Stefan Halper, Senior Fellow of Politics and International Studies at the University of Cambridge, defends the motion; Susan Shirk, Director of the Institute on Global Conflict and Cooperation at the University of California, is against the motion.
Comments from the moderator, Economist China correspondent James Miles:
After a week of lively debate, with much of it (especially from the floor) focusing on what the terms of the motion mean, we find Stefan Halper and Susan Shirk remaining in broad agreement: there is no distinctive development model that China offers, much less one that they would recommend anyone adopt. But they do disagree over the impact China is having on other developing countries. Mr Halper sees Chinese authoritarianism hindering the development of liberal values elsewhere. Ms Shirk is more sanguine.
Even in China, Ms Shirk argues in her closing statement, it is quite possible that the Communist Party is effectively “laying the normative foundation for the opposition movement that will ultimately defeat it”. Mr Halper asserts in his that “most analysts see these subtle adjustments as facilitating the authorities’ consolidation of power”.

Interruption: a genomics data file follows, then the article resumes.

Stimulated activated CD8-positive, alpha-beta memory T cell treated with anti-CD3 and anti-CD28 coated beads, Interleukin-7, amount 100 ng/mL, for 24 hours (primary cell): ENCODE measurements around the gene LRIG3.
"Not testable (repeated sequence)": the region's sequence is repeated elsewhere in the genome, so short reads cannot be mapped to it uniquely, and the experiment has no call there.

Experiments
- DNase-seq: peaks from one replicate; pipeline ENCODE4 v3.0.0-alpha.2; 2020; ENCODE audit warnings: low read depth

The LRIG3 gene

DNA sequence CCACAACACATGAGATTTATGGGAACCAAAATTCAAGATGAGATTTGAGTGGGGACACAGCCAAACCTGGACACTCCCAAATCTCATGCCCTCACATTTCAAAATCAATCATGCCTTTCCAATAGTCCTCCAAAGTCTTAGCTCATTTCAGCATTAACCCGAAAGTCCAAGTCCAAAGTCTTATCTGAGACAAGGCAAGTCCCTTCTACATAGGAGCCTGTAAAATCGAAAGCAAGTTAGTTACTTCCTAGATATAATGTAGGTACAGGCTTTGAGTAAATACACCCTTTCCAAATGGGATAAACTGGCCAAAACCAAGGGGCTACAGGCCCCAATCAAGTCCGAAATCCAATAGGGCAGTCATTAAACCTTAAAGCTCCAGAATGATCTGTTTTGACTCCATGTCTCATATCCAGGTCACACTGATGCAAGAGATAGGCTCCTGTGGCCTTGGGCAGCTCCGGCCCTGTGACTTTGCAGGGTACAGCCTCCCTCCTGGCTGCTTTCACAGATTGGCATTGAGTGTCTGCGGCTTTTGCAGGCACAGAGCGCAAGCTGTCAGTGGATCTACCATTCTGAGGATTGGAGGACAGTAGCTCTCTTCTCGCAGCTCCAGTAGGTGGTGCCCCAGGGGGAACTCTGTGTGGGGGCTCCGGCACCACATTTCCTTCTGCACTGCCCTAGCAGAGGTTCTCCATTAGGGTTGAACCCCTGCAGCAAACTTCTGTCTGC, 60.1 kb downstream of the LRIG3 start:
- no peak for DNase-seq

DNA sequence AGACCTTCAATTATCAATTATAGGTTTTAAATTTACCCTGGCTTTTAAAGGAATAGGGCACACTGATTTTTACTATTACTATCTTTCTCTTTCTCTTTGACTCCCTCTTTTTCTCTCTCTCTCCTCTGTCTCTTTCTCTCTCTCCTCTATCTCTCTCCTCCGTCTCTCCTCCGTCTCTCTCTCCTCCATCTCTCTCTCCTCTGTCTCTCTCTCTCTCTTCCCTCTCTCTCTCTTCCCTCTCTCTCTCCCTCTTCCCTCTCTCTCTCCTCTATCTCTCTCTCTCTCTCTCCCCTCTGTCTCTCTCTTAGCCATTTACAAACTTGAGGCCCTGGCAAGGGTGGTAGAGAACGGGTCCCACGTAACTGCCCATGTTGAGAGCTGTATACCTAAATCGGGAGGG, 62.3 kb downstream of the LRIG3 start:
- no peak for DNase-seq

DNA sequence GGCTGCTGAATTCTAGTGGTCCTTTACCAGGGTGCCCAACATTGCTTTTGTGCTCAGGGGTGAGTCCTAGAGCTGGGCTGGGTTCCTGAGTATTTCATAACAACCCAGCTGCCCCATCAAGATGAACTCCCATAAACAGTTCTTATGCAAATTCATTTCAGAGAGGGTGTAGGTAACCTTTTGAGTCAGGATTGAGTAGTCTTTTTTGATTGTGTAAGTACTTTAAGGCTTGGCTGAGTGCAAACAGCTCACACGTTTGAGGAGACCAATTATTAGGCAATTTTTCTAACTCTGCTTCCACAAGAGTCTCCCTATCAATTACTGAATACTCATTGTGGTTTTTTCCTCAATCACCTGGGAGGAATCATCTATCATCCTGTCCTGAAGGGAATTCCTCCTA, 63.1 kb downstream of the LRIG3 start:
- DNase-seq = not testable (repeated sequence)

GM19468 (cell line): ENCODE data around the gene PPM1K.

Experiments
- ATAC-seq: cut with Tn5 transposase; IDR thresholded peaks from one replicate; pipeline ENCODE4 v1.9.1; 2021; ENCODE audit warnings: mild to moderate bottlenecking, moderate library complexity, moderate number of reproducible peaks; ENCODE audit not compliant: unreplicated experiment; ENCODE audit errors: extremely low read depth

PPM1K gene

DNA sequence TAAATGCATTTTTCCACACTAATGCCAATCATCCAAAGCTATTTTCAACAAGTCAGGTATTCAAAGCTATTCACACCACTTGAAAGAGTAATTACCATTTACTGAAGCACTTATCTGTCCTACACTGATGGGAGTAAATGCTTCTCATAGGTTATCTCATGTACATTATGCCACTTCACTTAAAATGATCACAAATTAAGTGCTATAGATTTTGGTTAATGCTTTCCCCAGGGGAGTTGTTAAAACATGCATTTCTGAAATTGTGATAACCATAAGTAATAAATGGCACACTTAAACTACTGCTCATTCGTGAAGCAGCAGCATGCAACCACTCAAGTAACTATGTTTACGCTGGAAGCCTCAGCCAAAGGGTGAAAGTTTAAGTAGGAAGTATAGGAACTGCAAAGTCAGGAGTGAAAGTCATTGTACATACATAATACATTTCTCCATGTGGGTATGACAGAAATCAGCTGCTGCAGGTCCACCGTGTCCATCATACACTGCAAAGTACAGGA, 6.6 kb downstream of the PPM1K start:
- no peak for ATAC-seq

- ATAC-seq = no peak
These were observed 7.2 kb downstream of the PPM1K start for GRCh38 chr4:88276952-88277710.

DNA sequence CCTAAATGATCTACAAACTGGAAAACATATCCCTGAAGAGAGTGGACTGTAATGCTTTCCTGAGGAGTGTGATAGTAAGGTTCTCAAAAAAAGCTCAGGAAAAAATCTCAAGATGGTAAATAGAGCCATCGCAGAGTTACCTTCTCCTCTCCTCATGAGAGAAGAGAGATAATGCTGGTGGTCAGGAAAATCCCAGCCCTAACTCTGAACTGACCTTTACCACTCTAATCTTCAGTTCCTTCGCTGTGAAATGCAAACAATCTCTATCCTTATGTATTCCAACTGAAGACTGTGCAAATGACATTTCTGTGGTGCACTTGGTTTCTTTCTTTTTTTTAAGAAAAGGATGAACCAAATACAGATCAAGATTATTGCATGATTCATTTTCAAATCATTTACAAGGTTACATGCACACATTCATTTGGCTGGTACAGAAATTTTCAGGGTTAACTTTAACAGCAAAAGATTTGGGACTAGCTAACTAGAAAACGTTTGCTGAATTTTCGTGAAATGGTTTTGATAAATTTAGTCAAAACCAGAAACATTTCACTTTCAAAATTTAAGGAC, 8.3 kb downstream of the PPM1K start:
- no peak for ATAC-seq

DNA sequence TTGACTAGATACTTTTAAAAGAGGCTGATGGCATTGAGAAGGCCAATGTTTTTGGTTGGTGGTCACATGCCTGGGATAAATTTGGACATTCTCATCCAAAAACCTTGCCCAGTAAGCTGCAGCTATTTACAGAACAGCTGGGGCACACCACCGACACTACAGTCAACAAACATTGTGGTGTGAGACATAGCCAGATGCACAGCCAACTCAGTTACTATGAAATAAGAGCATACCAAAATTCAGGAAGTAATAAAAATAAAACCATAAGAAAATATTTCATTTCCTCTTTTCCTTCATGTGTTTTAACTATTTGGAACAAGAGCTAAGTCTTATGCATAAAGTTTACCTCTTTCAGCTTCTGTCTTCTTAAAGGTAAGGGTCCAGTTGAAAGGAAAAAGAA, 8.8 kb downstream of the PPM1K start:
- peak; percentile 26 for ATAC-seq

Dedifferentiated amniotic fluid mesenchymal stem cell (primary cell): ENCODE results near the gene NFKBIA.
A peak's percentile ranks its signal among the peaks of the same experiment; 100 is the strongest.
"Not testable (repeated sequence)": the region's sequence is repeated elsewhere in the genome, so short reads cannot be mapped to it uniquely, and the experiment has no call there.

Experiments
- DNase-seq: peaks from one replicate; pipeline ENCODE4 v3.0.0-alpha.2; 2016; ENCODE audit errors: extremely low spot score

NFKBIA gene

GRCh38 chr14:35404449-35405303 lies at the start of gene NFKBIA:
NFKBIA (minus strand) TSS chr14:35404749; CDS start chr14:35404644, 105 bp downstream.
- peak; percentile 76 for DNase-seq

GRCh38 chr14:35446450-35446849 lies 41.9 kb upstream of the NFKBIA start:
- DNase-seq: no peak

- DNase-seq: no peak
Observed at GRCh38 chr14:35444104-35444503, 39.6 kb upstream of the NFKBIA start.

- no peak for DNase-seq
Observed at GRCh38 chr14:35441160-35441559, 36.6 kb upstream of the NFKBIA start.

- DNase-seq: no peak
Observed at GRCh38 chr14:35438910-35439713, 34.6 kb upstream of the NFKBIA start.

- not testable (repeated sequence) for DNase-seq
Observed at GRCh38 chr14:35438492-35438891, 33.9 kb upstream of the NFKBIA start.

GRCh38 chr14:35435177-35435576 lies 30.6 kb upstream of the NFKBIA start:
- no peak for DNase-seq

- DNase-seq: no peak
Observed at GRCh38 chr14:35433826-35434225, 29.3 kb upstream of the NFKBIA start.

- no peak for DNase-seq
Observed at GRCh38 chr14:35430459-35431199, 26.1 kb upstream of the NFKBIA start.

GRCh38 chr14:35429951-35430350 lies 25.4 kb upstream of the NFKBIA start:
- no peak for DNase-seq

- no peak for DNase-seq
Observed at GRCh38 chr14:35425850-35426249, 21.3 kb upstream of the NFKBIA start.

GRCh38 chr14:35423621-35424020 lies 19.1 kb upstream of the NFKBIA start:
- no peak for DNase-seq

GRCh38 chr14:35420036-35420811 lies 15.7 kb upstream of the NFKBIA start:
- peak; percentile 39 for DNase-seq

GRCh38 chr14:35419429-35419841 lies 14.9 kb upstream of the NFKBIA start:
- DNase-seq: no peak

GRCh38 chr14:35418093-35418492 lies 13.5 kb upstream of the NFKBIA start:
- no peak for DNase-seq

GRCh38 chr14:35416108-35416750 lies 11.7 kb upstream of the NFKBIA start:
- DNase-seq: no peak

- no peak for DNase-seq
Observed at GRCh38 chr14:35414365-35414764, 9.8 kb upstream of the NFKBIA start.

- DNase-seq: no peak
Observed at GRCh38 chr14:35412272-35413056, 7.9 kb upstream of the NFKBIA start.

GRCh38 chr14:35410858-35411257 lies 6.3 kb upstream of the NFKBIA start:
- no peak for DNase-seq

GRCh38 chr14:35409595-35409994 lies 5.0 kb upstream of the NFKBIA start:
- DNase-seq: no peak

Our expert contributor, Michael Pettis, agrees that “there is nothing especially Chinese” about the Chinese development model. And he makes a powerful case that the growth pattern we have seen so far in China, and have seen elsewhere in Asia as well as in Brazil, could be on the verge of a very difficult transition to a different model. To avoid wasting capital on a colossal scale and prevent trade confrontation with America and Europe, China needs to raise wages, interest rates and the value of its currency, he argues.